Re: Plans for 2.8 - GNOME Managed Language Services?

> > As far as I am concerned (maybe I am biased), Java and the JVM offer no
> > advantages over mono.  But mono has several including: language interop
> > (managed to unmanaged and also the reverse),
> Achievable in Java, see UNO, Jython, and so forth.

You can also write code written in any language on top of sendmail
macros, as it is turing complete.   But being turing complete does not
mean that it is optimal for hosting a multitude of languages.

In particular the ECMA CLI is well suited for handling unsafe languages
lik C, C++ and Fortran as well as functional languages like lisp,
haskell, ml and the rest of that group.  

This was achieved by bringing 14 languages during the development stages
from both commercial and academic groups to be ported to the MS VM, and
the feedback of these groups went directly into the VM.

As an example, the generics specification for the ECMA CLI v2 machine
had to change its semantics to allow the Eiffel folks to use this
feature on Eiffel instead of being forced to ignore it. 

> >  complete and mature open
> > source implementation based on two published standards
> The Mono implementation is a pretty new codebase. I don't think the JIT
> is super sophisticated, it isn't ported to all platforms, etc. Yes these
> things can be addressed, but they can also be addressed for a JVM.

Everything or nothing are super sophisticated.  It only matters where
the bar is set.  

Mono's current JIT engine has a number of optimizations:

                           peephole   Peephole postpass
                           branch     Branch optimizations
                           inline     Inline method calls
                           cfold      Constant folding
                           consprop   Constant propagation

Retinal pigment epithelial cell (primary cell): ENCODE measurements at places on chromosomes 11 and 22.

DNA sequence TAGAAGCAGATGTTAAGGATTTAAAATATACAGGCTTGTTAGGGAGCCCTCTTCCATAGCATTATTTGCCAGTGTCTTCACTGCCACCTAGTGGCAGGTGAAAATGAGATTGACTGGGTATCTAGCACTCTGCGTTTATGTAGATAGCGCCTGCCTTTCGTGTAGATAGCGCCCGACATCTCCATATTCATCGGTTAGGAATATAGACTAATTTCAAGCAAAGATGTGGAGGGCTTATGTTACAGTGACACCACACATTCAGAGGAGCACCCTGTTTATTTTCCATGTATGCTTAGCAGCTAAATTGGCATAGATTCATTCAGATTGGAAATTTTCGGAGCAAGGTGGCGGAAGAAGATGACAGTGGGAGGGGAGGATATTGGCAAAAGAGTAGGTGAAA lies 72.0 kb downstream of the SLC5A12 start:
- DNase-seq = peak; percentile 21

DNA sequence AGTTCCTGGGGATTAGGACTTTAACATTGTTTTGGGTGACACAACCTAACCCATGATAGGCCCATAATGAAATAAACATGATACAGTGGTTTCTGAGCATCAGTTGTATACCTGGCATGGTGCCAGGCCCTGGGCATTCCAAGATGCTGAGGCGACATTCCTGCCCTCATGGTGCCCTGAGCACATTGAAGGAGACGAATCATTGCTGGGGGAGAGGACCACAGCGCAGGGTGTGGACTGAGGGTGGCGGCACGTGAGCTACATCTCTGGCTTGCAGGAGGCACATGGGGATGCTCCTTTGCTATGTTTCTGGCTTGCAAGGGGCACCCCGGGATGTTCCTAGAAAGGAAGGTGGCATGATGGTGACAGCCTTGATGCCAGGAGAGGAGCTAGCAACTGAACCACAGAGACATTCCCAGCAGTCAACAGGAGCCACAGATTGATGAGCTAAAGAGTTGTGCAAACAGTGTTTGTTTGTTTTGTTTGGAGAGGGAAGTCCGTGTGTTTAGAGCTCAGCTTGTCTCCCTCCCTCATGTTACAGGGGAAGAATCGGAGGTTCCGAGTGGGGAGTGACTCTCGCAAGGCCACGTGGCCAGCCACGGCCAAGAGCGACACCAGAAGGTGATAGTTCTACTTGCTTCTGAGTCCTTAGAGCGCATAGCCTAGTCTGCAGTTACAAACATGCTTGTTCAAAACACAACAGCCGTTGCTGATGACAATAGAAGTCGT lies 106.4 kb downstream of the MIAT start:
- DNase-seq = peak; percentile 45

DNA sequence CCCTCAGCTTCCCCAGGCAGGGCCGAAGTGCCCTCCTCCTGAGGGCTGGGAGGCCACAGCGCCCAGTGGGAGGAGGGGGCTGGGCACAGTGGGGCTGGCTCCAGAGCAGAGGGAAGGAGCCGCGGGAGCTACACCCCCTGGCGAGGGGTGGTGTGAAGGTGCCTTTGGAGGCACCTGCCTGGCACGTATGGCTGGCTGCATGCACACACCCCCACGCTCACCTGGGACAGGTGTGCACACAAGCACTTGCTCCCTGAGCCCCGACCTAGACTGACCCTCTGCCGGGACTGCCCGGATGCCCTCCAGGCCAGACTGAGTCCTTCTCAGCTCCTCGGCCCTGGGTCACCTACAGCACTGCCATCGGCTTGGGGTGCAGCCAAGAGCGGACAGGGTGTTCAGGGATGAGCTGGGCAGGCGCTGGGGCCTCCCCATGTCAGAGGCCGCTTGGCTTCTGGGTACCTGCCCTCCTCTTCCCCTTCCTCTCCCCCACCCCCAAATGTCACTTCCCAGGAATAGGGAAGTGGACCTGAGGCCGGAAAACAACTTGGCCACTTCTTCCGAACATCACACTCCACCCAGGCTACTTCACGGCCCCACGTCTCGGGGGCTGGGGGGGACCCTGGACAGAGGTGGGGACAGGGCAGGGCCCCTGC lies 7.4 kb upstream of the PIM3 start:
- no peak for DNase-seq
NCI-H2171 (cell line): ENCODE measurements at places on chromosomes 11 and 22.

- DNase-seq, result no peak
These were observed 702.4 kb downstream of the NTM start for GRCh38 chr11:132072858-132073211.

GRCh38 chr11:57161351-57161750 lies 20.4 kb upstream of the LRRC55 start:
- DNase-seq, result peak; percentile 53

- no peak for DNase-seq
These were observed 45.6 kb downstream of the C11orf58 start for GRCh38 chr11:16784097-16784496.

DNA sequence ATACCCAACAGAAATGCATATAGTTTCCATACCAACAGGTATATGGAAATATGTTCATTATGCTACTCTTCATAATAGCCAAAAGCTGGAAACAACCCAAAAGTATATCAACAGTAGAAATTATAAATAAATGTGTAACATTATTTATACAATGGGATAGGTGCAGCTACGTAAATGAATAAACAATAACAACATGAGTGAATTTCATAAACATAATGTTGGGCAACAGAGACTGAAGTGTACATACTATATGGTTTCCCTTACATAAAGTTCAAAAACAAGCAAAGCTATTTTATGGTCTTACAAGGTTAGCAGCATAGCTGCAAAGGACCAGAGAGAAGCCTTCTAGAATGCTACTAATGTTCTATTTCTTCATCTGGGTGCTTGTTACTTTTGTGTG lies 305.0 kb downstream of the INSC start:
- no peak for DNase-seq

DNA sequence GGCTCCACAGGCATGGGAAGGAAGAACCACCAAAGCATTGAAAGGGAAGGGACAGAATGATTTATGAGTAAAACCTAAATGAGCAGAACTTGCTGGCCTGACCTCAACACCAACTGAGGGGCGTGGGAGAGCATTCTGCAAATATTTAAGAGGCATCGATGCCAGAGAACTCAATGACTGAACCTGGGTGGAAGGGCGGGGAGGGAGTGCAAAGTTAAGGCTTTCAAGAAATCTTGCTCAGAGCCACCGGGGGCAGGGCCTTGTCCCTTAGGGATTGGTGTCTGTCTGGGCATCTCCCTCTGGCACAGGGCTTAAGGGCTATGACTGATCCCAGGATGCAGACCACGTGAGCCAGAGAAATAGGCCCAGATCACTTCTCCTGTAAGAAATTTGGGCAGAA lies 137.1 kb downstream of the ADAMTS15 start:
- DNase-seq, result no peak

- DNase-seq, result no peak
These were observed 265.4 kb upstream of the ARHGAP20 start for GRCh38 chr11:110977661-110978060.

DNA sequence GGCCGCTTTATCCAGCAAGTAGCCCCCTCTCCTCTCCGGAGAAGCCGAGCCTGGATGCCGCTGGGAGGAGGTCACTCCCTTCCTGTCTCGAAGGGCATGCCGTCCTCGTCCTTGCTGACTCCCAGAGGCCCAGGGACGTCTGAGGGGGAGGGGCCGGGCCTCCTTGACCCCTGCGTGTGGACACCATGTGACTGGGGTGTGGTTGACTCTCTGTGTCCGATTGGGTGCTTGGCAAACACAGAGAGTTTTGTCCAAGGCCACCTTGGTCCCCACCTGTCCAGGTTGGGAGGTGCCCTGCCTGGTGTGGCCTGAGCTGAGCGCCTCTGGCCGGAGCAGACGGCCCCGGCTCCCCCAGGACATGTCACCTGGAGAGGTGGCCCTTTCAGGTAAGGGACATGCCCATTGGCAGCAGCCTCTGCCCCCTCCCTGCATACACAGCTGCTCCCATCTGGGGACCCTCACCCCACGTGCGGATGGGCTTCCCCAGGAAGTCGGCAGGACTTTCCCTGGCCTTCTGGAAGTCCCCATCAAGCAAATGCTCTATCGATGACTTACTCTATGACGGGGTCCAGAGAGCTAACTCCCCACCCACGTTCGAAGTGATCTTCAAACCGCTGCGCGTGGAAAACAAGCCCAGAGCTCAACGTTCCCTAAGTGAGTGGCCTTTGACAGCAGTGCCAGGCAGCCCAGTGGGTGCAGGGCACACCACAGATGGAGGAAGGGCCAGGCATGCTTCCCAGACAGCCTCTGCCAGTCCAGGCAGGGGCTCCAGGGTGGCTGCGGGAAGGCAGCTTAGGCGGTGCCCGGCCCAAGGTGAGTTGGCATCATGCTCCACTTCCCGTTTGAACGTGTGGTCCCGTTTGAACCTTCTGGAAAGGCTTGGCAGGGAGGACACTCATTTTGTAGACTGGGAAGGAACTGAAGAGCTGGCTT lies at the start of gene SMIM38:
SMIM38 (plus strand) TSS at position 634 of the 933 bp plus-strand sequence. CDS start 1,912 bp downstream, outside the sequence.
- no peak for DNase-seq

copyprop   Copy propagation
                           deadce     Dead code elimination
                           linears    Linear scan global reg allocation
                           cmov       Conditional moves
                           shared     Emit per-domain code
                           sched      Instruction scheduling
                           intrins    Intrinsic method implementations
                           tailc      Tail recursion and tail calls
                           loop       Loop related optimizations
                           fcmov      Fast x86 FP compares
                           leaf       Leaf procedures optimizations
                           aot        Usage of Ahead Of Time compiled code
                           precomp    Precompile all methods before executing Main

Granted, not as complete as GCC, but with a nice built-in SSA
representation for example, we just implemented Arrays Bounds Check
Removal as part of the Mono "interview" process. 

The ECMA CLI shines compared to Java because of two reasons:

	* Value Types (structs or "byte blobs")

	  Java has nothing like this, and a lot of the memory pressure 
	  that applications impose on the VM is caused by this.

	* Platform Invoke

	  Platform Invoke is a lot faster than JNI.  In the tests that
	  Novell did when choosing a platform for iFolder, P/Invoke was
	  faster (100 to 500 times faster, depending on the test).

	* Generics are first-class citizens on the VM.

	  In Java, Generics are compiler sugar, in the ECMA CLI, they
	  are first class components of the VM, and hence classes will
	  be inlined for specific data types, without any "boxing".

On the performance side of things, in my opinion C# got something right
that Java did not: the default for methods is to not be virtual, while
the default in Java is to be virtual.


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